September 30, 2012
AHL road trip: Marlies coach Dallas Eakins hopes Toronto will get behind team
By ROB LONGLEY, QMI Agency
TORONTO - He may preach tough love behind the bench, but Toronto Marlies coach Dallas Eakins would like to see the self-proclaimed centre of the hockey universe offer up a group hug for his boys.
Like all American Hockey League teams, the next few weeks, months and possibly beyond offer a chance for young prospects and aging pros to seize a rare spotlight beyond their own limited fan base.
Bolstered by young NHLers and aided by a full and proper training camp, the quality of play in North America’s second best pro hockey league should rise accordingly. But will people in Canada’s biggest city take notice and care?
“I want to see this city come in and enjoy these guys that I get to see every day work their tails off,” Eakins said early in his team’s training camp.
“When you see the level of commitment (from the players), it’s important for our city while there’s no NHL hockey to wrap their arms around these young men and support them.”
As major junior teams and all levels of hockey below the Maple Leafs have shown repeatedly over the past several decades, that’s been far easier said than done.
The Marlies have served a purpose in terms of professional development for the big club, a place for the prospects to develop close to the watchful eyes of management. It has also been convenient for promotions and demotions, a big reason the parent club moved its top minor league team here.
But despite a great fan-friendly venue in the Ricoh Centre, the Marlies rarely have generated a buzz since moving here for the 2005-06 season.
The indifference eased some this past spring when the team played to near capacity crowds throughout their post-season run to the Calder Cup final, leading Eakins to point out at a pre-camp dinner that an opportunity is their for the players’ taking.
“That was one of the messages,” Eakins said. “This opportunity may never come again. Maybe the NHL and the players’ association will get their act together and have labour peace going forward, so this is the opportunity for us to really be in the spotlight right off the bat.”
Beyond the opportunity to win over fans, the brand of hockey should be elevated a notch or two. With most teams having at least a couple players that would have battled for spots on the NHL rosters, chances are the trumped up skill level will be noticeable.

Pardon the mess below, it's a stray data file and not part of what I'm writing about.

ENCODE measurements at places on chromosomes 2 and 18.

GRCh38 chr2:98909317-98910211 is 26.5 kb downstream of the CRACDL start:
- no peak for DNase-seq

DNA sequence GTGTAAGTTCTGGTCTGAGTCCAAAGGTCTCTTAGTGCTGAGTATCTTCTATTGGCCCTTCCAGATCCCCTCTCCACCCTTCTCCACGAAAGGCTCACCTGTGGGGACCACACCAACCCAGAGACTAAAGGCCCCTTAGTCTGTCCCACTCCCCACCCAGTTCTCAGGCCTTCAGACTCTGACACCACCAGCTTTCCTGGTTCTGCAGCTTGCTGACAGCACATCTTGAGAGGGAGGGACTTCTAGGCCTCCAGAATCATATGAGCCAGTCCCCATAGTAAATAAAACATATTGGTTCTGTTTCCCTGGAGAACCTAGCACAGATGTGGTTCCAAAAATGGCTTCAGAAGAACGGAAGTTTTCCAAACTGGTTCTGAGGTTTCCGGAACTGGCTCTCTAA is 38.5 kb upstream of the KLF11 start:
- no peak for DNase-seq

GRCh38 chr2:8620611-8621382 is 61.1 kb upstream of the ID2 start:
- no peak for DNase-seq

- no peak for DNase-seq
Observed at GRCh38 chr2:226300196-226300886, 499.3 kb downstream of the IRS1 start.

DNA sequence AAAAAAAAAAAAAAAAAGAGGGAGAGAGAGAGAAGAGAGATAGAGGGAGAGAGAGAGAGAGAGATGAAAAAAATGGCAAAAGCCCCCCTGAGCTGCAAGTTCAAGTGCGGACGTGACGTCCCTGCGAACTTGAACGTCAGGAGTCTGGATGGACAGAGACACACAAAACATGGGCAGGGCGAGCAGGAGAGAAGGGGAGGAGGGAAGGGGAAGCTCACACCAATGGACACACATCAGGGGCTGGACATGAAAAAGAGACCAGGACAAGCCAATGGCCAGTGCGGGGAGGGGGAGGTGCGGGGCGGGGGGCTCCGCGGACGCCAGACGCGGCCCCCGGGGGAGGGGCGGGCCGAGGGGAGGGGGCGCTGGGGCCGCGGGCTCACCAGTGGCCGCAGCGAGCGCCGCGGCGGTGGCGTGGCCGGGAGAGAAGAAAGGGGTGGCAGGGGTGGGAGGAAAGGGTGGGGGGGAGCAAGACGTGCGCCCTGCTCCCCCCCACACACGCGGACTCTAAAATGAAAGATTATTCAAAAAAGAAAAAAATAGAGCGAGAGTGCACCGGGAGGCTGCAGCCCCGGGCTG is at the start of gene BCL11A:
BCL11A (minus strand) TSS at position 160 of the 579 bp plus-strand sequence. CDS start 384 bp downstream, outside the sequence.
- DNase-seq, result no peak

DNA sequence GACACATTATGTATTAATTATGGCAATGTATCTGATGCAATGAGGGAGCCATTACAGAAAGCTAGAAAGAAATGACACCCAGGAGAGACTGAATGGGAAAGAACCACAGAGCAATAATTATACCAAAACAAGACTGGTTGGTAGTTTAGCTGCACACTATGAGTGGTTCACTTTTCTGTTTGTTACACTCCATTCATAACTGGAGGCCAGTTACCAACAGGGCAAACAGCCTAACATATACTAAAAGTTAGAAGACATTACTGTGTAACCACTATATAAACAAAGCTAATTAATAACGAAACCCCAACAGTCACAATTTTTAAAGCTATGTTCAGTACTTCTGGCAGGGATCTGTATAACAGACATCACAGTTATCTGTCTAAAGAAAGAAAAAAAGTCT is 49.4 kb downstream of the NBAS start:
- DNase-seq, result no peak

“It’s going to be a good league if the lockout keeps going much further,” 31-year-old Marlies forward Mike Zigomanis said. “I think it gives the people of Toronto the chance to see some of the best young talent in the world. It’s an easier way to see them then at the Air Canada Centre.”
Having a proper training camp won’t hurt either. Normally, the AHL rosters are patched together at the last minute after the parent team makes its cuts. Now, Eakins and his staff have a chance to make decisions on line combinations rather than guessing who will merely be in the lineup.
“On a normal training camp, (before) the big club makes its first round of cuts, I’ve got 12 guys and you are trying to have a practice,” Eakins said. “The level of your practice drops off.
“(This year) I expect the pace to be higher in our league, I expect the skill level to definitely be higher and I think it makes for better hockey. I think our team proved last year we can play an entertaining brand of hockey and people opened their minds and hearts as the season progressed. I’m hoping that continues.”
While the Baby Leafs don’t have the high-profile interlopers like other AHL teams such as Flyers and Oilers affiliates, there will be at least a few with meaningful NHL experience. Defenceman Jake Gardiner, after his breakthrough rookie season, will be a big part of Eakins’ blueline and forward Matt Frattin will be there as well, once he recovers from knee surgery. Also, the ongoing saga of former first-round pick Nazem Kadri will catch the attention of many.
For now, it is the only pro game in the city and we’ll find out soon enough whether Hogtown cares.
“I can’t play in the NHL,” Gardiner reasoned. “Right now, it’s the best hockey out there. I’ll just go out there and be in shape and be ready for the season when it does happen.”